After an off-season of social and political turmoil, N.F.L. players made it clear on the night of the season opener that they will continue to shine a light on social injustice and police brutality against African Americans.
The Houston Texans, who were in Kansas City, Mo., on Thursday to face the Chiefs for the first game of the year, remained in their locker room during the playing of “The Star-Spangled Banner” and “Lift Every Voice and Sing,” which is known as the Black national anthem. After the protests following the police killing of George Floyd in Minneapolis in late May, the league said the song would be played before every game in Week 1 of the season.
The Texans stayed inside to avoid having to decide whether to kneel or stand during either or both songs. The Chiefs lined up along their sideline while “The Star-Spangled Banner” played. One player, defensive end Alex Okafor, knelt and raised an arm. A teammate put his hand on Okafor’s shoulder. Many other players linked arms.
NBC Sports did not show the Texans’ empty sideline.
After the anthem was played, the Texans ran on to the field to a smattering of boos from the crowd, which had been reduced to 22 percent capacity because of the coronavirus. Both teams then were booed as they linked arms in the middle of the field for a moment of silence. Chiefs quarterback Patrick Mahomes and Texans quarterback Deshaun Watson, who were both outspoken this summer about on the need for change, were at the center of the line, arms linked.
Even though about 70 percent of its players are Black, the N.F.L. has wrestled for several years with how to react to player protests and calls to address systematic racism and social injustice. The league largely ignored quarterback Colin Kaepernick when he knelt during the national anthem throughout the 2016 season to protest police brutality against African Americans.
But after President Trump in September 2017 called on teams to fire players who did not stand for the anthem, the league and its owners tried to tamp down protests while also pledging tens of millions of dollars to groups fighting social injustice. The league backed off trying to ban protests during the anthem after the players’ union filed a grievance.
Only a handful of players protested the past couple of seasons. But the issue was reignited this summer with nationwide protests after Floyd’s death. In early June, Commissioner Roger Goodell apologized for not listening to the concerns of African-American players earlier. At the same time, President Trump renewed his attacks on the league.
Broadcasters, who pay the league billions of dollars for the rights to show games, have largely tiptoed around the protests. But in a sign of the new attitude, Cris Collinsworth, a former player who was one of the announcers calling Thursday’s game for NBC Sports, lent his support to the protesters.
“I stand behind these players 100 percent. 100 percent,” he said before kickoff. “What they’re trying to do is create positive change in this country that frankly is long, long overdue.”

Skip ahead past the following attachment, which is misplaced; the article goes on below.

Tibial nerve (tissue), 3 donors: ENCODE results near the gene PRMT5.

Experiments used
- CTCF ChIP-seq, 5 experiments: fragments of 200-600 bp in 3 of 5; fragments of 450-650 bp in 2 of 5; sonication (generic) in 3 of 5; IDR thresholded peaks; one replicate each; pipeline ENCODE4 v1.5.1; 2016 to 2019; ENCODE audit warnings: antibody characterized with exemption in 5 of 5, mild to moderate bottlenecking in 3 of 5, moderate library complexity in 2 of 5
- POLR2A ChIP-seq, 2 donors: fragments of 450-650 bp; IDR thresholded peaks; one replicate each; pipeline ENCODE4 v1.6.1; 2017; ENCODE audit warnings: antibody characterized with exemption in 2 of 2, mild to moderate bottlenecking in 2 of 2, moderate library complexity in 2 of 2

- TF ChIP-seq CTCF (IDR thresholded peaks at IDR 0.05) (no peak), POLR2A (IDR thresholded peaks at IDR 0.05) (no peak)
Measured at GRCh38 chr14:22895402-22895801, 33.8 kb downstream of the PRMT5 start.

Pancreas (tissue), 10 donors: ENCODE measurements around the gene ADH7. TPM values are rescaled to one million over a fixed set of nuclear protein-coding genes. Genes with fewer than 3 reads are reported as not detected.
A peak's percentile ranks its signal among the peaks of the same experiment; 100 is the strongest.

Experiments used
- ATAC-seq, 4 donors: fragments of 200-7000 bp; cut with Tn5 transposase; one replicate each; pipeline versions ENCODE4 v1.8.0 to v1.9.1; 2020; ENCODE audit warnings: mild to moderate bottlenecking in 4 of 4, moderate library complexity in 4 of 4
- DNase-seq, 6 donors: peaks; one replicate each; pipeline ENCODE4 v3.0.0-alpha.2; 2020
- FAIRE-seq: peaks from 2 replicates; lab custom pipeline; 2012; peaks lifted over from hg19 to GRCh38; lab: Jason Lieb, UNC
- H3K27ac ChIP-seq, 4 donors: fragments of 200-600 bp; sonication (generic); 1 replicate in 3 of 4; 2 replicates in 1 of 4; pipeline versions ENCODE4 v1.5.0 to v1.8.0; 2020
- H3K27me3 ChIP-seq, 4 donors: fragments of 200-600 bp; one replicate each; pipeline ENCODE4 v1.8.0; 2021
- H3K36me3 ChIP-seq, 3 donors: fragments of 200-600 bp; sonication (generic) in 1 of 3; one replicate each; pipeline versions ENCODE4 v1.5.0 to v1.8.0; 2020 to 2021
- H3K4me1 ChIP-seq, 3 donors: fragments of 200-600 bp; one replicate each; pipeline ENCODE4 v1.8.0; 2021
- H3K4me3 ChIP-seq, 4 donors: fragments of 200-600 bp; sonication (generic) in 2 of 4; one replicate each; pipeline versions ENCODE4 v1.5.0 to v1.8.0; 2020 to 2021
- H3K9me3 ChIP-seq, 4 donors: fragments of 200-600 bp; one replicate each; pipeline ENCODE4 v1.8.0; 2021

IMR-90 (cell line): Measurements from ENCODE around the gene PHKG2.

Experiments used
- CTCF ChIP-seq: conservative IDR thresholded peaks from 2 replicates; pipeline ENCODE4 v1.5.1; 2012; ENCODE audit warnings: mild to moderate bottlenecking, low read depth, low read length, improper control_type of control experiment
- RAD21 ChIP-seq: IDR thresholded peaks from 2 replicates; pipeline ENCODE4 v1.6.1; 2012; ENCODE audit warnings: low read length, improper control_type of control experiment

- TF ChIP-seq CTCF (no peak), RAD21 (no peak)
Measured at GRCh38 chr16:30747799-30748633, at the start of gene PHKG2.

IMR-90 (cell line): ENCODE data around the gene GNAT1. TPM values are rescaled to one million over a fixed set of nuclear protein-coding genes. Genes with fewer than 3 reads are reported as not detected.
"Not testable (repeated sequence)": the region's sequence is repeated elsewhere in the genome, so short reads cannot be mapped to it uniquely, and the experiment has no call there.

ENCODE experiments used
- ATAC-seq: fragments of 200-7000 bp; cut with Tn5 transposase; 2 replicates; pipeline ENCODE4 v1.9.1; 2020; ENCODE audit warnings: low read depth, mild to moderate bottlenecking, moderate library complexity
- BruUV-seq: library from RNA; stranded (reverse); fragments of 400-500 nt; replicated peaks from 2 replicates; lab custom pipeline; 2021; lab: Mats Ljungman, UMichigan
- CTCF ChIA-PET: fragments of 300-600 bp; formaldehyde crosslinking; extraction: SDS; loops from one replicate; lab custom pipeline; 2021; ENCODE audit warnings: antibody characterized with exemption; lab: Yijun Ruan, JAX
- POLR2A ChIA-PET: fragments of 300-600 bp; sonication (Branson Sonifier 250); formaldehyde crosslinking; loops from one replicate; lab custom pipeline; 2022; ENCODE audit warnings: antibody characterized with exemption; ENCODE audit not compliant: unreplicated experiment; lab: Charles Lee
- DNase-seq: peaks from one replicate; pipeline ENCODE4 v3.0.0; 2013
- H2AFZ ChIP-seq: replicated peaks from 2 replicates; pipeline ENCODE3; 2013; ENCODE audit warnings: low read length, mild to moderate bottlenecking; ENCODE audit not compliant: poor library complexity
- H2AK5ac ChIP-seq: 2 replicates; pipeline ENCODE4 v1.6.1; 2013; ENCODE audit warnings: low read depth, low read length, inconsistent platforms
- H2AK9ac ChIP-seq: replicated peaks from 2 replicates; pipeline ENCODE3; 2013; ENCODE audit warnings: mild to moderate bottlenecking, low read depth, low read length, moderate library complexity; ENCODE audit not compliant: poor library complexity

The bulk of the N.F.L. games will be on Sunday, and it is already clear there will be more protests. About an hour before the Chiefs and Texans kicked off, members of the Miami Dolphins took aim at the league’s efforts to address systematic racism and said they, too, would remain in the locker room during the playing of “The Star-Spangled Banner” and “Lift Every Voice and Sing.”
In a video they posted on Twitter, and which was first reported by ESPN, the players said they did not appreciate the league’s empty marketing slogans, which they called “fluff and empty gestures.”
“We don’t need another publicity parade, so we’ll just stay inside until it’s time to play the game,” the players said, referring to their game against the New England Patriots on Sunday.
Playing “Lift Every Voice and Sing” before games, they said, “is just a way to save face.”
“We need changed hearts, not just a response to pressure,” they added.
The video ended with Dolphins Coach Brian Flores, one of just three African-American head coaches in the league, repeating the message, “We’ll just stay inside.”
The league this summer approved a plan for players to wear decals on the backs of their helmets with the names of victims of racist violence. Teams are stenciling the words “End Racism” in the end zones, and the N.F.L. has encouraged teams to use their stadiums as polling centers on Election Day.
Some of the league’s biggest stars are getting messages across in advertisements. Mahomes, who in July signed a 10-year contract worth as much as $500 million in July, appeared in an Adidas ad in which he said: “We’re gonna be playing sports. But at the same time we’re gonna be taking action, and we’re gonna be making change in the world.”
Mahomes has been a vocal supporter of voter registration initiatives and fighting voter suppression.
Like Goodell, some N.F.L. team owners have said they support the players’ right to protest. Last week, John Mara, co-owner of the Giants, said he preferred that players stand for the national anthem, but that he would back those who did not.
“I’m going to support your right to do that because I believe in the First Amendment, and I believe in the right of people, especially players, to take a knee in silent protest if that’s what they want to do,” he said.